There are advantages to this design. One, according to Topo's creators, is that it frees up the most important toe for power and balance, while keeping the rest of the foot secure in a separate box. Another is that the pinky toe isn't so prone to getting bonked or smashed during running or some lifts. (Trainer Eric Cressey points to rear-foot elevated split squats as one problematic movement for Vibrams). Like the Converse All-Star, the RX also has a firm rubber sidewall around the entirety of the foot that helps hold the foot securely in place, but adds a Velcro strap along the forefoot. Effective for running, lifting, or general athletic training, this shoe is a solid pick as long as you don't mind buying new socks.
Vivobarefoot The One
Weight: 14 oz. (men's size 10 pair) Feel: Barely there
Now we're getting minimal. This 7-ounce featherweight features one of the widest toe boxes we tested and has an incredibly soft mesh upper. The sole is flat and stable enough for heavy lifting, thanks to the grippy wet-dry slip-resistant tread. Unlike the offerings from Merrel and Nike, this shoe is truly minimal underfoot as well as over, meaning you might feel like your heel is cracking against the ground while walking at first. This should pass as you get accustomed to it, but running in it might be out of the question until you're ready to abandon your heel-striking ways. The One's simple design also earns it style points, as it is unassuming enough to avoid getting weird looks. A strong contender.
Who they're for: Barefoot diehards who love the feel of the ground underneath and have no interest in stepping back into "foot coffins."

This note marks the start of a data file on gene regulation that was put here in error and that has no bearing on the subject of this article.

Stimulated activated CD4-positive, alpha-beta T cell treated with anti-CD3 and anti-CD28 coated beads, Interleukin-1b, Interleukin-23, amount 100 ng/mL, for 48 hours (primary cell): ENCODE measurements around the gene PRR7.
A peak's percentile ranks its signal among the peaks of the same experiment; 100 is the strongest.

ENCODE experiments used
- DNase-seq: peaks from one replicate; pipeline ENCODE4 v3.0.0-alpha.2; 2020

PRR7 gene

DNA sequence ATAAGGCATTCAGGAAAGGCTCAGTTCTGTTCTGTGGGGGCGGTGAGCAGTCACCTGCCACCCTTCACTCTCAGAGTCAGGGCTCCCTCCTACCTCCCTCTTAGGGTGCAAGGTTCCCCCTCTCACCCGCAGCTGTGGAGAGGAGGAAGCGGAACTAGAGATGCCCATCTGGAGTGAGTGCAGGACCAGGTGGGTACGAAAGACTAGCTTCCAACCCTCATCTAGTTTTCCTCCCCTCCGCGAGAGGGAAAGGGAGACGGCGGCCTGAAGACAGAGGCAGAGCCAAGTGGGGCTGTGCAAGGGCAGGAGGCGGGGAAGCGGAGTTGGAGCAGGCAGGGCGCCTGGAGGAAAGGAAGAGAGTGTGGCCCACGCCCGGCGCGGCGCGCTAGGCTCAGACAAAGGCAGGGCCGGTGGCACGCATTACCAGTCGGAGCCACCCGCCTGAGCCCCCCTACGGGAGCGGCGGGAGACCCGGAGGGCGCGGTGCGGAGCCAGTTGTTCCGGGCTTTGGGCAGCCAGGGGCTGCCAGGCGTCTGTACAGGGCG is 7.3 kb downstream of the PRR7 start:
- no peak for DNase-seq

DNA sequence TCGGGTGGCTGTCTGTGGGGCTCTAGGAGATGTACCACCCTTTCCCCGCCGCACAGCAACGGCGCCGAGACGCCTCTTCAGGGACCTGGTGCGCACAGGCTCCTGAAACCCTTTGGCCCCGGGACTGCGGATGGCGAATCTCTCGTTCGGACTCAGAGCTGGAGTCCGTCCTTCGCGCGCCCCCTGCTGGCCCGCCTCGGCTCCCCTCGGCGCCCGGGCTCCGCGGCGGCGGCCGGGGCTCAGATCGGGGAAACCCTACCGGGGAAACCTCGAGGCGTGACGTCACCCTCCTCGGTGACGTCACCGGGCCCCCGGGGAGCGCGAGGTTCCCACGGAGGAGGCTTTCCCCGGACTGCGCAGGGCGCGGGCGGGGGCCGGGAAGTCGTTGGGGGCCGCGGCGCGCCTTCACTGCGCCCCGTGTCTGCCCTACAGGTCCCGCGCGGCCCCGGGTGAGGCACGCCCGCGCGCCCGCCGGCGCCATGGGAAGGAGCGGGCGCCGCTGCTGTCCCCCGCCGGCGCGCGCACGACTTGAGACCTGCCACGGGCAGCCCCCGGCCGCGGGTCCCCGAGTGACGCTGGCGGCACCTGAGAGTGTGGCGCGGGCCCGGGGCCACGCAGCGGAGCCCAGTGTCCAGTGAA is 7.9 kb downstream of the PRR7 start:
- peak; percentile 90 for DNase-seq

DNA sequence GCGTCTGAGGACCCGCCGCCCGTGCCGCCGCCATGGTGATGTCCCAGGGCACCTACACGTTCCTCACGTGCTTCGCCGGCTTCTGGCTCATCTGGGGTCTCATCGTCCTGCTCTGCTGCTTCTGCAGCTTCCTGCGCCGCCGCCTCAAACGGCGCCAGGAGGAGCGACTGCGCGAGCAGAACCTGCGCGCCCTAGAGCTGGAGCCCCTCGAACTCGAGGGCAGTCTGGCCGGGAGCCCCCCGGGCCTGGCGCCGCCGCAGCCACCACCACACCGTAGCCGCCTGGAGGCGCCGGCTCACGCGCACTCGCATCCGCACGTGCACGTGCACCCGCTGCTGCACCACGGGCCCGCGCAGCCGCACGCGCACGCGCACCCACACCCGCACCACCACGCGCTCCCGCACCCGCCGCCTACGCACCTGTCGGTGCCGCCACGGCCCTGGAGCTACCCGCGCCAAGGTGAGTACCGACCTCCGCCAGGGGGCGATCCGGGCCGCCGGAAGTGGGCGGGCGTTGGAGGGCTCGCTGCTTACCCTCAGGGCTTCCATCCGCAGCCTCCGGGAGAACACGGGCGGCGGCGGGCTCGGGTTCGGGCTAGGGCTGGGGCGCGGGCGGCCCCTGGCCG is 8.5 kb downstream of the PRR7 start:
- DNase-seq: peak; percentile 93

New Balance Hi-Rez
Weight: 7.4 oz. (men's size 10 pair) Feel: Barely there
The first time you wear the Hi-Rez, you will feel strange. You'll feel, quite frankly, like you're riding on individual pockets of cloud. As you wear the shoe more often and put it through various paces, that feeling will dissipate. You'll forget the individual rubber hexagons underfoot and feel like your feet ride on uniform soles. You'll develop a great appreciation and respect for the ground beneath you. Somewhere along the way, as your ankles stabilize and your feet get stronger, you'll fall in love with the Hi-Rez.
The Hi-Rez is New Balance's most minimal minimalist shoe. It has an incredibly flexible sole—you can easily fold the entire shoe into a taco—superb ground feel, and breathable second-skin fit. The shoe is ridiculously lightweight, but it's surprisingly resilient and durable. It stands up well to asphalt and treadmill rubber, but it's not great on trails. The independent underfoot pods offer a decent amount of cushion but don't compromise ground feedback. As a result, this shoe is suitable for compound lifts and long runs—unless you lift in a puddle or encounter any heel-bruising pebbles.
Even with its relatively narrow toe box—especially compared to Altras—the Hi-Rez is incredibly comfortable for your wigglers thanks to its extremely soft and flexible upper fabric. It's easy to screw your feet into the ground when wearing the Hi-Rez, but the sole doesn't necessarily offer a flat, stable lifting platform. The Hi-Rez is more versatile than some of the shoes featured above, but it's not great in rough weather or on tough terrain. If you're new to minimalist training, you'll also need some time to build up the ankle strength and stability to wear these beauties.
Ultimately, if you love minimalist shoes but aren't interested in the individual toe-pockets of Vibram FiveFingers, the Hi-Rez could be your gym-shoe dream. It's ultra-flexible, barely there, and as minimalist as shoes get. It has decent traction, and it really lets you root yourself to the deck. Of course, adventurous wearers who want a burlier, multisport, all-purpose shoe should probably look elsewhere.
Weight: 14 oz. (men's size 10 pair) Feel: Barely there
The Evo, an early zero-drop shoe by the British company Vivobarefoot, is incredibly wide and flexible, with unique textured sole that is surprisingly tough and long-lasting for a minimalist shoe. While not as light as The One or other models here, the Evo gets high points for simple comfort and versatility. It's a shoe you can lift, run, play, walk, and live in. Vivobarefoot has also released several spinoff models over the years, including an Evo with a hydrophobic upper, an extra lightweight model, and the Neo, which has the same great sole but with a fabric surface instead of the Evo's mesh.